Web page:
It’s worth investigating whether local building developers are expanding the amount of available townhouses in your region or if supply is constricting. In Q1 of 2019, for instance, there were fewer new townhomes constructed in the United States than in 2018. If this is the trend in your area, your townhouse is likely to turn around faster due to lower inventory, though you’ll also have to be aware of how it compares with the available single-family housing options.
In certain markets, especially those on the expensive side, many potential buyers who initially considered a single-family home will realize they can afford a nicer, larger townhouse that is closer to their ideal location. The California Association of Realtors, for instance, pointed out in 2018 that 43% of millennial buyers in the San Francisco market often compromise with a townhouse or condominium in the suburbs if the market for single-family housing priced them out.
3. Highlight community perks
While owning a townhouse sometimes involves paying maintenance fees to the HOA, you and your agent can use the perks generated from that fee as a selling point.
Does your townhouse have direct access to local trails, a walking path around a pond, or a pool? Is snow removal or some lawn maintenance provided by the community? These perks make the experience of living in an affordable and beautiful townhouse community more attractive to potential buyers, so be sure to market them in your listing.
Another factor to highlight: The National Association of Realtors (NAR) did a study on the benefits of homeownership on social behaviors, and they noted that the effects of homeownership on community and civic engagement were “more pronounced” in attached housing like townhouses.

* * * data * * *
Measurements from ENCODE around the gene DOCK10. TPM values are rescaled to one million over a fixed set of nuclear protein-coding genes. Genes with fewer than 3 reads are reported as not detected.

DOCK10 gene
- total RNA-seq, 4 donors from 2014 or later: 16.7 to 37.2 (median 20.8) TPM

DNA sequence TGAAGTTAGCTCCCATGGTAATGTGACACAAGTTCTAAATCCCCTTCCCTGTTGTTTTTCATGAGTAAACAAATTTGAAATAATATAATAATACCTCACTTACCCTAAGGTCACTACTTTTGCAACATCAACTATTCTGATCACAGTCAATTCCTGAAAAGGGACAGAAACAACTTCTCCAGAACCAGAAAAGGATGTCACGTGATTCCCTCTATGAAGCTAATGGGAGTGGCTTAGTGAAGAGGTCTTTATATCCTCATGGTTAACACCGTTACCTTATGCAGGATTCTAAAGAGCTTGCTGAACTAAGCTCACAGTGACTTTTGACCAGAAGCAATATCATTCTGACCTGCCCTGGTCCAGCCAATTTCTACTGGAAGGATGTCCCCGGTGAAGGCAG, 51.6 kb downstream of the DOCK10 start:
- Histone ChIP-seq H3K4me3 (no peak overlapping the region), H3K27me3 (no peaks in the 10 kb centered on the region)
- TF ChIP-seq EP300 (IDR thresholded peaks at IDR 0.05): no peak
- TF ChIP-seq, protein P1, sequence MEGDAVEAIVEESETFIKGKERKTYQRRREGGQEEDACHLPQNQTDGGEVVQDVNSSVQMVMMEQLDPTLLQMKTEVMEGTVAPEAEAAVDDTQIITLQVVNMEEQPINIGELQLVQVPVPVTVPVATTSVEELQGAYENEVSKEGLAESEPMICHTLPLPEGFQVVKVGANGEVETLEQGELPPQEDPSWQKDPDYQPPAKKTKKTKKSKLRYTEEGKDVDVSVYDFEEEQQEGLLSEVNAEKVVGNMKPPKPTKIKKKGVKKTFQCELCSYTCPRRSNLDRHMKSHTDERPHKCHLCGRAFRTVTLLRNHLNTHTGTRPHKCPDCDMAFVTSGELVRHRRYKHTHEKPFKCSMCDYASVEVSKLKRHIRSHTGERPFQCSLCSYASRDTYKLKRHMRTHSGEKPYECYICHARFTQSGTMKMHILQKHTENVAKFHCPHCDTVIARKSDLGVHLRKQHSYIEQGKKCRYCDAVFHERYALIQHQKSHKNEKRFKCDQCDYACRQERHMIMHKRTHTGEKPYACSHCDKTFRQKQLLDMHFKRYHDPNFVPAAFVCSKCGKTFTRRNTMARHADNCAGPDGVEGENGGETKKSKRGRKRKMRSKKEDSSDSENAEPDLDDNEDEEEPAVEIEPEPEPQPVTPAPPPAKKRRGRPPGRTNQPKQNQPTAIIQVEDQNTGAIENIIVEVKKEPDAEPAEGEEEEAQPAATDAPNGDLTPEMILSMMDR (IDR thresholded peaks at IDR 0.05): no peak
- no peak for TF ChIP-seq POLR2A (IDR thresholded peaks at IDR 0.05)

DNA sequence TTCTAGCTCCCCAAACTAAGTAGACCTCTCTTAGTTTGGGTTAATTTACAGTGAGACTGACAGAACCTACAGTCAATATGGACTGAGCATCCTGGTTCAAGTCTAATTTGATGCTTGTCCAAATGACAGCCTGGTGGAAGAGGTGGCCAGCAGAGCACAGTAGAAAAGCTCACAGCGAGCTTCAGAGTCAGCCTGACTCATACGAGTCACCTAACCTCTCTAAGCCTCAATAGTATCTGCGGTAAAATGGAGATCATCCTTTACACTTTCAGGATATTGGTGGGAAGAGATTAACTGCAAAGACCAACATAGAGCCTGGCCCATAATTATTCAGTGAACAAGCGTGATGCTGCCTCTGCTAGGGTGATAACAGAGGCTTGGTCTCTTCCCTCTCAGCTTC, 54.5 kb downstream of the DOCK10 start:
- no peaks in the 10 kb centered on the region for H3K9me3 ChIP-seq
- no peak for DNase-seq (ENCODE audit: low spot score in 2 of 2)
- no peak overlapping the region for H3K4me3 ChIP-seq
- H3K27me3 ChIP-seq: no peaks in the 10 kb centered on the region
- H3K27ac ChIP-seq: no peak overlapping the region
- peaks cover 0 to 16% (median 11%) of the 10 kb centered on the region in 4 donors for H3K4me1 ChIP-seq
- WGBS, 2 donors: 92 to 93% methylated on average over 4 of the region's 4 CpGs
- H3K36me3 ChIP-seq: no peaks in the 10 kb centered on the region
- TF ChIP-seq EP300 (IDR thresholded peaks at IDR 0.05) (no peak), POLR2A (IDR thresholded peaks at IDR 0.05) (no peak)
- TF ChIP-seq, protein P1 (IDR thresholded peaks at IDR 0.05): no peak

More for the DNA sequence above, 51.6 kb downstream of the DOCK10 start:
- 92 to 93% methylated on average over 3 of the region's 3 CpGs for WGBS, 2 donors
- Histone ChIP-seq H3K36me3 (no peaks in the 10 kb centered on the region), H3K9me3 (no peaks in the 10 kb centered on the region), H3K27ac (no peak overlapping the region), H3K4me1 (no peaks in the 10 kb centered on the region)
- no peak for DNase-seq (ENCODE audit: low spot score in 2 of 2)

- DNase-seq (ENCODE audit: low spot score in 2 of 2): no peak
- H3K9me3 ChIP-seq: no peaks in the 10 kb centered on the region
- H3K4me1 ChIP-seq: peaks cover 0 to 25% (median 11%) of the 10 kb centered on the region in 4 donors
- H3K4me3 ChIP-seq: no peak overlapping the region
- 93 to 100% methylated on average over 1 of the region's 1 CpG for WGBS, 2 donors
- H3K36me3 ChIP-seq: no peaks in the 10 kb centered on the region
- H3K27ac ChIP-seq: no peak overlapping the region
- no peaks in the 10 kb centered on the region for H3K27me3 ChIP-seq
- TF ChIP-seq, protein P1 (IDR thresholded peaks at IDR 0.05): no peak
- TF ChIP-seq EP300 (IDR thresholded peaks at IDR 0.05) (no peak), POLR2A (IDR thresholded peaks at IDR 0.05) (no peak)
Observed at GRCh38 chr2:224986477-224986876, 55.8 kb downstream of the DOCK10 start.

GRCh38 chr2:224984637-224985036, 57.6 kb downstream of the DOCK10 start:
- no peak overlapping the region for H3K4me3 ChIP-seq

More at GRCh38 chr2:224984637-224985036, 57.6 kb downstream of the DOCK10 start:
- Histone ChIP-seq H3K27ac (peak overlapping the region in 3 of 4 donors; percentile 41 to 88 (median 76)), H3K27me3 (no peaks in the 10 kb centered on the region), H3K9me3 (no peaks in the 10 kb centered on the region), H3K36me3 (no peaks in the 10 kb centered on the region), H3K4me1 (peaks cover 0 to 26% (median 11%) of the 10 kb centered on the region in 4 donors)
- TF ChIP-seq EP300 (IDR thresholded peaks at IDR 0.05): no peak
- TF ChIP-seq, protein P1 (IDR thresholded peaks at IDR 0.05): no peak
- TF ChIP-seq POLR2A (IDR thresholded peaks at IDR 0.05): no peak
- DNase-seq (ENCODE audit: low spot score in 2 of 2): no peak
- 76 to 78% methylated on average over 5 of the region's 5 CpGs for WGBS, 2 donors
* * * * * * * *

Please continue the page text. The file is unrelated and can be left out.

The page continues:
Potential townhouse buyers may be worried about the physical proximity to their neighbors. However, you can tell them about how when all your neighbors own their own homes, the pride of ownership is a source of bonding and community building.
4. Market the surrounding area
Townhouses are often located conveniently close to shops, community attractions, and easy commuting thoroughfares. KB Homes focused on creating homes that were convenient to the Las Vegas area for some of their developments as part of their appeal.
“These townhomes feature attached garages, expansive great rooms and master bedrooms but have way less yard maintenance,” says LeMessurier. “Less maintenance means buyers have more time to enjoy the tremendous lifestyle and activities that Las Vegas has to offer.”
Other townhome developments have walking paths, community ponds for fishing, and other communal park-like resources that you don’t have to leave the development to enjoy.
5. Sell your unit’s unique offerings
Just because your townhouse is attached to other homes doesn’t mean that it can’t stand out from the crowd. If your particular unit happens to be on an end cap, that is often seen as a plus, given that you’ve only got a neighbor on one side.
If your unit happens to have a little more yard, a patio, or a pretty view, make sure those features stand out in the listing photographs and in conversations with buyers. Don’t let buyers feel like they’ve seen a single townhouse and therefore seen them all.